*Spoilers below* I went to see the production of Cinderella at the Shaw Theatre on 8th December. The theatre has about 450 seats and feels very intimate which is a welcome change to the usual pantomimes you get these days where they’re in the biggest possible venue and you are one of a thousand or more audience members. Additionally, the stage protrudes out into the auditorium a few metres. This really helps to bring the cast closer to the audience and you feel very immersed. The whole cast performed their parts to a high degree and it was clear they were all having a lot of fun and enjoying themselves. I thoroughly enjoyed the ugly sisters (Paul Lawrence-Thomas & Nathan Kelly) as the way they bounced off each other and their dynamic on stage was a joy to watch. When Paul came on stage dressed as Christmas present, I almost choked on my drink! Hollie Swain has a great singing voice and was able to command the stage as well as show her vulnerabilities as Cinderella. Matthew Curnier was a welcome break to the flow of the story with his cheerful “Hiya gang” followed by the kids shouting back “Hiya Buttons!”. I particularly liked the way he delivered the usual bad puns and jokes one would expect in any respectable panto, particularly when asked why a tatty teddy bear was called Fred, to which he replies “Because he’s a little threadbare”. Dandini was played far too camp for my liking, but you could see the actor was having a lot of fun with the character, perhaps taking some inspiration from the Le Fou/Garston relationship in the recent Beauty and the Beast film remake. I wasn’t overwhelmed with Kelli Young as the Fairy Godmother, and it wasn’t until she was asked why she was tired and replied “Well I’ve been touring with Liberty X since 2001” that I realised she was the “big name” star in the show. Other members of the cast outshone her vocally, which is a shame for someone who is well-known for their singing. The dancers were excellent, especially the only male dancer who was very good. I particularly enjoyed his appearance to try on the glass slipper, with the tiny shoe hanging off his big toe like a ribbon being a very comical sight. The forest scene with the younger dancers dressing up like animals and dancing around was cute, but it did take me a minute to realise the animals with white fur and black spots were supposed to be dogs instead of cows and it was actually a scene with hounds chasing a fox. It was still very entertaining and a nice break from the song that was being performed at the time. The Ugly Sisters singing a re-worded version of “What Is This Feeling?” from Wicked to Cinderella was fantastic and very fitting as they describe how they “loathe” her, and it was the first time I’ve heard a Wicked song in a pantomime which particularly entertained me as a big fan of that musical. Additionally, the use of “When You Believe” from The Prince of Egypt was a great song to include given the meaning in the pantomime and also because the musical is coming to London in a few months. The stage direction was good, given the arrangement of the stage resulting in approx. 50% being in front of the furthest downstage curtain which I can only imagine causes loads of logistical issues. There were a few pieces of stage trickery and magic thrown in for good measure and this was well received by all. I was disappointed at one point as I lost my immersion in the show due to the crew being visible on stage, following a scene were Buttons and Cinderella were on a make-believe carriage and lots of items were thrown onto the stage. The characters moved downstage and the crew came on with brooms to push the items upstage before bringing in a cloth to conceal them. This took place in the kitchen, so it made me wonder why there wasn’t direction for Cinderella to say “oh Buttons, look at this, you’ve made such as mess” and then they could have done the sweeping in character and held the audience better. The use of real-life ponies to pull Cinderella’s carriage was lovely. As the cloth was pulled back to reveal them there wasn’t much response from the audience or myself as they looked like very good models. However, when they started to move and pull the carriage you heard a gasp from all and children were up on their feet shouting with parents pointing and commenting on them. The ponies were very cute and unexpected as other productions which have them promote this heavily on their advertising. The culmination of Act 1 with pyrotechnics and snow effects from high up in the auditorium covering the audience sent everyone into the interval on a high and with great aspirations for what Act 2 would hold in store for them. The lighting is superb, and it was very welcome to see the lighting designer didn’t overuse the usual audience washing technique you see used far too often nowadays in my opinion. There were only three points in the show where the lighting came up into the audience’s eyes and these added to the show instead of subtracting from it. I particularly appreciated the washes and moving heads behind the cast being set with consideration to those in the front row so they didn’t feel like it was them on stage for the duration. The sound quality was excellent due to great speaker positions and also subwoofers being used. While there wasn’t a full band the use of keyboard and pre-recorded tracks made it sound like full accompaniment and to any untrained ear it doesn’t make a difference. It was also refreshing to see the principals singing their parts instead of miming to pre-recorded versions, like you see in many professional performances. Headset microphones were used for all the principals so they were easily heard throughout. The costumes were very colourful and well-presented and the finale outfits reflect the light into the whole auditorium with shimmers of silver and gold across the whole cast. There was one big thing which really annoyed me, and this is directed at the venue rather than the production company. The venue has decided to sell LED flashing toys to the audience at £6 an item, and there is no request to keep these turned off during the show at the start of the performance. When the lights went off for Act 1 to start only a few were on, but soon every child who had one was playing with them. During supposed blackouts the kids would point their LED wands at the stage and light it up, spoiling the atmosphere completely. One can only imagine how distracting this was for the cast. Drinks prices at the bar are excessive and are higher than theatres on the west end. 330ml of beer will set you back £6, 250ml of coke is £2.50, and snacks start at £1.50 for a single chocolate bar. Given these high bar prices it is no wonder parents are more than happy to pay £6 for the light-up items. The whole production was very fun and I would recommend a visit if you have children for sure. It would be a great day/evening out for the family and is worth seeing. Tip: Sit in the first few rows in the middle if you want to be covered in “snow”. The photos on this post were taken with permission.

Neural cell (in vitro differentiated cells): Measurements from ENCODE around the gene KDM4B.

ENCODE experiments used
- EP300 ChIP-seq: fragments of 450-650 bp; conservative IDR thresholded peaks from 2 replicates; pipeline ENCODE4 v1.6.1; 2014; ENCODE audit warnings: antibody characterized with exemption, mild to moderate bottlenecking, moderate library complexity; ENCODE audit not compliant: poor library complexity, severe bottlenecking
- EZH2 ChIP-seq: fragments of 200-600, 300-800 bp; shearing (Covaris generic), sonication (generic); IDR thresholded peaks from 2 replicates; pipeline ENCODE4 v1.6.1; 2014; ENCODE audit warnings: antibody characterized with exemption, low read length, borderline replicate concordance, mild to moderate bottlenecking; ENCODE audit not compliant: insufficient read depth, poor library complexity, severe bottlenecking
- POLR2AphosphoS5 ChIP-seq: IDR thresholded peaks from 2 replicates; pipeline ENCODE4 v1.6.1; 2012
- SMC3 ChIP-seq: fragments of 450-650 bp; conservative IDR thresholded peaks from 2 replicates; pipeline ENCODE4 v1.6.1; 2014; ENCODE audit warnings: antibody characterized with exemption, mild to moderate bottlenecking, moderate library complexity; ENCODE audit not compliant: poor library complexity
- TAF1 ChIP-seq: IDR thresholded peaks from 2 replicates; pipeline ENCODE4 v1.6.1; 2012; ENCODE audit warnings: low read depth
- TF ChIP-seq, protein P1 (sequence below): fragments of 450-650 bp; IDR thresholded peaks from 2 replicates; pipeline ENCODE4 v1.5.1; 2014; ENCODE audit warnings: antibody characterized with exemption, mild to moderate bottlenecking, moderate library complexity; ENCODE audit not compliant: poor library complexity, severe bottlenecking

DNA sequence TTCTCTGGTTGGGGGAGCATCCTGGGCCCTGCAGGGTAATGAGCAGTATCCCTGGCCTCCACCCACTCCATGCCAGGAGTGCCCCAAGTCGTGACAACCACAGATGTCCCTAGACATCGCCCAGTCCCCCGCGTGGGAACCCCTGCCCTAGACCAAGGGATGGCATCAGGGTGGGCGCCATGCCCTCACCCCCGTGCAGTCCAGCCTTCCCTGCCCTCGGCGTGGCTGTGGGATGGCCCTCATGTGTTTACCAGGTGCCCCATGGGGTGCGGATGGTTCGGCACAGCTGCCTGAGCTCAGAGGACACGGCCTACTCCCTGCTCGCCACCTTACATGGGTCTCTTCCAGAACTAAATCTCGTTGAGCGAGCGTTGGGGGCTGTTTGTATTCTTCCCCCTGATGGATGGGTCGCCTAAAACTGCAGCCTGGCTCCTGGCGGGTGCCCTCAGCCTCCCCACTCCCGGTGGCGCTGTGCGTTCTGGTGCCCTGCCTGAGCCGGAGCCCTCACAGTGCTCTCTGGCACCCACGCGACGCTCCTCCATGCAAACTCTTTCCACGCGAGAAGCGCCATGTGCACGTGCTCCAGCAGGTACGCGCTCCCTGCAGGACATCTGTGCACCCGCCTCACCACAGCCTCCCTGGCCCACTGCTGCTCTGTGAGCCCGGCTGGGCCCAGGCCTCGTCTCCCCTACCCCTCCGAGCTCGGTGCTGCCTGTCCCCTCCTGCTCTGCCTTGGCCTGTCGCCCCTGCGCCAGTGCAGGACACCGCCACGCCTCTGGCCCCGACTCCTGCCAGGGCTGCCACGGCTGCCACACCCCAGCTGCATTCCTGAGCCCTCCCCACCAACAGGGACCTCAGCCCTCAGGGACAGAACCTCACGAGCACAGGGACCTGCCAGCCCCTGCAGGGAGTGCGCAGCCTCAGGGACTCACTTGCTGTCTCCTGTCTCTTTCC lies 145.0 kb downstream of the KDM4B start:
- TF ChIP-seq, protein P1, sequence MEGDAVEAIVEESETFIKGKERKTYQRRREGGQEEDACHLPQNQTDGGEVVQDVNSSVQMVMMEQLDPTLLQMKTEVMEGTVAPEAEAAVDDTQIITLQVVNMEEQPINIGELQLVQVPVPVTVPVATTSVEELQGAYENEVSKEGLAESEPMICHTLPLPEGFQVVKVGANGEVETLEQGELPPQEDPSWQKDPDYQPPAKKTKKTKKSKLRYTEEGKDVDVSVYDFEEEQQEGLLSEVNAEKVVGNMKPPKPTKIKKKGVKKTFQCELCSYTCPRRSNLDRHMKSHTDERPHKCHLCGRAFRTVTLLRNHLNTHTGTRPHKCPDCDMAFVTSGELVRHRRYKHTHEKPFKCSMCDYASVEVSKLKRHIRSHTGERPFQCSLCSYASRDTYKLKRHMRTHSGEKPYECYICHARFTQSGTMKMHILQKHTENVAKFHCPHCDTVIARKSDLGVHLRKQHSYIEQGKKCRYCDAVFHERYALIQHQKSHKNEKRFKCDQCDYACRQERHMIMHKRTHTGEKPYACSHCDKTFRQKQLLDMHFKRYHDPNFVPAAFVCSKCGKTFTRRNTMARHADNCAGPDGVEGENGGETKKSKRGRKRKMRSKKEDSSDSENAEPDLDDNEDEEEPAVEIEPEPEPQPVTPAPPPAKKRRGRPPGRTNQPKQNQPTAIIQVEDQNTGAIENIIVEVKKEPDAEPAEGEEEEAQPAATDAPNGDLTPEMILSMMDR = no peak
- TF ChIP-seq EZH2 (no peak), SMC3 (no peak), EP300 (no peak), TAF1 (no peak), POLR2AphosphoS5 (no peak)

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Date of experience: December 2019
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Joolesart wrote a review Nov 2019
Fleet, United Kingdom25 contributions9 helpful votes
Visited this theatre on Friday lunchtime for the first time. The theatre is located near to Euston and easy to get to. The show was a Radio 4 production .... The Now Show. A lovely little theatre, clean, tidy and very pleasant staff, Including DM who was a great ambassador for the theatre! Thoroughly enjoyed the show and hope to visit again in the future.
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Date of experience: November 2019